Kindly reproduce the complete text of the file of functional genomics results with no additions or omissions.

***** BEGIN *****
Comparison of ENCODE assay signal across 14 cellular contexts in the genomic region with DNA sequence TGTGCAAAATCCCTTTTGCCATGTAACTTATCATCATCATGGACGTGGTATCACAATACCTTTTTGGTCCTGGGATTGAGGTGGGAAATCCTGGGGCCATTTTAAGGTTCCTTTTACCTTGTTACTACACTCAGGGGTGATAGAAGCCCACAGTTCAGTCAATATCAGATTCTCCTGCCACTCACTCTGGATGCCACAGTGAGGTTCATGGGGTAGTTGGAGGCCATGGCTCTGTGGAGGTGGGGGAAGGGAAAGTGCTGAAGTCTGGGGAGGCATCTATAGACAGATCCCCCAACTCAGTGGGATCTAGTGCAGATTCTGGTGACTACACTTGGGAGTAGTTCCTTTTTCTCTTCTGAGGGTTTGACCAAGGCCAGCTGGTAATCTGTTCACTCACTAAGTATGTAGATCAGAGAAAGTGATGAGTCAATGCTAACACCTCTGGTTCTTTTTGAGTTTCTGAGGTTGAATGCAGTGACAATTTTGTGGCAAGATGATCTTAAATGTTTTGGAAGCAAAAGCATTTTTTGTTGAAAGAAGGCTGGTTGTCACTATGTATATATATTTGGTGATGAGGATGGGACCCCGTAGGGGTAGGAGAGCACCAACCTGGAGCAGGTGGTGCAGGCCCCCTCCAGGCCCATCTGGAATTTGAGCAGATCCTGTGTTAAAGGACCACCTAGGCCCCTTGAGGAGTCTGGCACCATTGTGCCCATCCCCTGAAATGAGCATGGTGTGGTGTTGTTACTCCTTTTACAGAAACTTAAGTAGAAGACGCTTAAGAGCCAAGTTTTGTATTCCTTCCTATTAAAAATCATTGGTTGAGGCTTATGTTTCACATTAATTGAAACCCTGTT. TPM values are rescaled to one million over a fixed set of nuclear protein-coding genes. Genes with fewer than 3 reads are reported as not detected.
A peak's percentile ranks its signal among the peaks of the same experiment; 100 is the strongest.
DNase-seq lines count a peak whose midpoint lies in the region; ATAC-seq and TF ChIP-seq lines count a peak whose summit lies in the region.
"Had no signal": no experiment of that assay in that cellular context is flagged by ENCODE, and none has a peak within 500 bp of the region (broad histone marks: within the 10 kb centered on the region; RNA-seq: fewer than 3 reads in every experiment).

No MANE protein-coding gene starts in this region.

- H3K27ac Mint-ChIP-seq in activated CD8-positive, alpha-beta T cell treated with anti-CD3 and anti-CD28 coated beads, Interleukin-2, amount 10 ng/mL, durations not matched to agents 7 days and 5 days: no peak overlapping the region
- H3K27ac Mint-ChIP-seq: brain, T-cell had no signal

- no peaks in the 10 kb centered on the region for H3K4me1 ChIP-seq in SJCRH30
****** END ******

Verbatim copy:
Comparison of ENCODE assay signal across 14 cellular contexts in the genomic region with DNA sequence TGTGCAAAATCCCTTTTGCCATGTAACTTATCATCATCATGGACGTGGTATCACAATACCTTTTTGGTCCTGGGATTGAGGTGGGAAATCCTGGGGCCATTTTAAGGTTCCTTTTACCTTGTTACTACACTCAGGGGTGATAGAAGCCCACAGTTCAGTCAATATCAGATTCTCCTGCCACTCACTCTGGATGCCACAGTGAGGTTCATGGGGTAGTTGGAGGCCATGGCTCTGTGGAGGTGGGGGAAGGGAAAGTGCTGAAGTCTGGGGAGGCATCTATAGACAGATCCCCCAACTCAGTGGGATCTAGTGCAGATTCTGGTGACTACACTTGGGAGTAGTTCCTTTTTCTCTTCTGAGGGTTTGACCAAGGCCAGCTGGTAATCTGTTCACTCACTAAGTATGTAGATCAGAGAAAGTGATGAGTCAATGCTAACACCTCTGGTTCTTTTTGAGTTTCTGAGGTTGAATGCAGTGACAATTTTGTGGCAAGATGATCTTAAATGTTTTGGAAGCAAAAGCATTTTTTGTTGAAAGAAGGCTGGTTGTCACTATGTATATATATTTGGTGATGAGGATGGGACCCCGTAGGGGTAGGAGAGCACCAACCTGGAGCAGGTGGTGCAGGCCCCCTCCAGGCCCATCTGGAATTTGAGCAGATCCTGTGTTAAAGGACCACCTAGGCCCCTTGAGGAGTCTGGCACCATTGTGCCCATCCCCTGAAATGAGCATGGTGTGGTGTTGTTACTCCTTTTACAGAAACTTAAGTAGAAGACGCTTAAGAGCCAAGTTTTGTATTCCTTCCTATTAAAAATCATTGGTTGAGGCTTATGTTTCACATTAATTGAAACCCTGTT. TPM values are rescaled to one million over a fixed set of nuclear protein-coding genes. Genes with fewer than 3 reads are reported as not detected.
A peak's percentile ranks its signal among the peaks of the same experiment; 100 is the strongest.
DNase-seq lines count a peak whose midpoint lies in the region; ATAC-seq and TF ChIP-seq lines count a peak whose summit lies in the region.
"Had no signal": no experiment of that assay in that cellular context is flagged by ENCODE, and none has a peak within 500 bp of the region (broad histone marks: within the 10 kb centered on the region; RNA-seq: fewer than 3 reads in every experiment).

No MANE protein-coding gene starts in this region.

- H3K27ac Mint-ChIP-seq in activated CD8-positive, alpha-beta T cell treated with anti-CD3 and anti-CD28 coated beads, Interleukin-2, amount 10 ng/mL, durations not matched to agents 7 days and 5 days: no peak overlapping the region
- H3K27ac Mint-ChIP-seq: brain, T-cell had no signal

- no peaks in the 10 kb centered on the region for H3K4me1 ChIP-seq in SJCRH30